The temporomandibular joint [TMJ] functions as a sliding hinge to connect your jawbone to your skull. You have one TMJ joint on either side of the jaw. TMJ disorders which are also mentioned as TMD are capable of causing pain in your jaw joint as well as the muscles that control the movements of the jaw.
The precise reason for TMJ disorders is difficult to determine because the pain could be attributed to a combination of factors like arthritis, genetics, and jaw injury. Some people with pain in the jaw could be suffering from the problem of bruxism even though many people who habitually grind or clench their teeth may never develop TMJ disorders.
The temporomandibular joint is a combination of a hinge action with a sliding motion. Parts of the bone interacting with the joint are covered with cartilage and separated by a tiny shock-absorbing disk which assists to keep the movement smooth. The painful conditions of TMJ can occur when:
The precise causes of TMJ disorders are however unclear. However, people suffering from jaw pain are advised not to consider pain from a TMJ disorder as a problem with a root canal.
Some of the common problems associated with TMJ disorders are the following:
When you open your mouth to chew the TMJ disorder can cause a clicking sound or integrating sensation. However, if you do not encounter any pain or find yourselves limited with the movement with your jaw clicking you will not be requiring treatment for the TMJ disorder.
You can consider seeking medical attention if you are suffering from persistent pain or tenderness in your jaw. Your physician, dentist or a TMJ specialist can discuss the causes for this condition and the treatments to deal with this problem. You are advised not to be fearful about being recommended laser dentistry to overcome a TMJ disorder because you may find relief from the problem by discussing it with a TMJ specialist. However, you may need help from your dentist if you are using lumineers over your teeth and also suffering from the problem of bruxism because they could be affected with the clenching and grinding of your teeth.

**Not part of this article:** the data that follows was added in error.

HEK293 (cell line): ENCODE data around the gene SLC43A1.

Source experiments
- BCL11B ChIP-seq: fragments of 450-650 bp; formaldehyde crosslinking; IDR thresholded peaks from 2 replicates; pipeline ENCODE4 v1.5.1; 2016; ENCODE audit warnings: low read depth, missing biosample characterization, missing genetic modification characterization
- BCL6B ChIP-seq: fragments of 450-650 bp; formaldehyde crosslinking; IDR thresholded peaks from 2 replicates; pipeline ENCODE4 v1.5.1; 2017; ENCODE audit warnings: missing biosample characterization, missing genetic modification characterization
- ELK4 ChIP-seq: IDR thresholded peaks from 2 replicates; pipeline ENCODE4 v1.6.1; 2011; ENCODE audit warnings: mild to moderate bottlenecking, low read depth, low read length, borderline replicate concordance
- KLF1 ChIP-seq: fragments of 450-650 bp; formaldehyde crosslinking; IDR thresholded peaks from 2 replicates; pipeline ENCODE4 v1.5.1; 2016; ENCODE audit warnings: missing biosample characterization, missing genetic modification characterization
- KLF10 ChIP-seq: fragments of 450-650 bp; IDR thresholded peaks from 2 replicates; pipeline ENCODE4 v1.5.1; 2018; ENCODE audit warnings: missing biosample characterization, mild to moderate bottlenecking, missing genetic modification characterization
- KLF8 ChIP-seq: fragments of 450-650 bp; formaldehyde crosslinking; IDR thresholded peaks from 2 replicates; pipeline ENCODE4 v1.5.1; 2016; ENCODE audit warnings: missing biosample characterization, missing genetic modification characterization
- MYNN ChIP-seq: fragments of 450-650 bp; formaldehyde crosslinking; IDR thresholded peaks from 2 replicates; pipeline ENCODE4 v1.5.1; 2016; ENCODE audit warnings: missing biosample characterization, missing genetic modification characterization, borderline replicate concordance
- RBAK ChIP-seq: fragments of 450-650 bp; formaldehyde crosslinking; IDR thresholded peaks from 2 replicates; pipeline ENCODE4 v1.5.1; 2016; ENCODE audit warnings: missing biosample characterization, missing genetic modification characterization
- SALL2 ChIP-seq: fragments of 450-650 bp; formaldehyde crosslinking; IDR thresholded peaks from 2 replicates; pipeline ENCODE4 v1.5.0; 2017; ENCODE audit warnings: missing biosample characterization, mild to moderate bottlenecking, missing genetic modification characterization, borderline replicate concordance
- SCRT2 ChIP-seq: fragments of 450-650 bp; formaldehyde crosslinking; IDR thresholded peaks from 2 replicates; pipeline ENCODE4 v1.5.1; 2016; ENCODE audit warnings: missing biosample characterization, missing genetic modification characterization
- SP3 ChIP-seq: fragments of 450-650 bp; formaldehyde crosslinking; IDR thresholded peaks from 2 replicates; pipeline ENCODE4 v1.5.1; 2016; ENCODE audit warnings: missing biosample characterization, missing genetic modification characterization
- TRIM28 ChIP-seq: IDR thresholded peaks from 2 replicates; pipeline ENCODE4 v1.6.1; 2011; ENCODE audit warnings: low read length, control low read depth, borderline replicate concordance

Your dentist or doctor will examine your jaw even as they discuss your symptoms. They may even:
Listen to and feel your jaw by asking you to open and close your mouth.
Observe the range of motion in your jaw.
Press on areas around the jaw to identify signs of discomfort and pain.
If a problem is suspected by your doctor or dentist you may need to undergo dental x-rays to examine your teeth and jaw, CT scans for providing detailed images of the bones involved in the joint, and MRI scans to reveal any problems with the joints disk or soft tissue surrounding it.
TMJ disorders can go away without treatment in some cases but if your symptoms continue to persist you may be recommended various treatment options which may include more than one at the same time.
In most cases, TMJ disorders can be managed with nonsurgical treatments as the medications can potentially help to relieve the pain associated with the problem. If you are unable to find relief from over-the-counter medications for the pain your dentist or doctor can prescribe stronger pain relievers for a limited period.
You could also be prescribed tricyclic antidepressants such as amitriptyline which is commonly used as a medication for depression but can also be used as a substitute for pain relief, sleeplessness, and control over bruxism.
Muscle relaxants may also be prescribed for use over a few days or weeks to relieve the pain caused by TMJ disorders which may be created by muscle spasms.
You may be recommended surgery only when all other methods have failed but if you receive this recommendation it is suggested that you discuss the potential risks and benefits of the surgery while also considering any other options which may be helpful.
You may also consider lifestyle changes and home remedies by making attempts to becoming aware of your tension related habits which could be leading you to clench your jaw, grind your teeth or get into other habits. Avoid stressing your jaw muscles by having soft foods and staying clear of sticky and chewy food.
TMJ disorders despite causing you discomfort in the jaw and needing help from a dentist or doctor are unlikely to subject you to dental conditions which may require surgery or regular visits to the dentist. This is a problem with the temporomandibular joint which in most cases can be treated either by over-the-counter medications or prescriptions.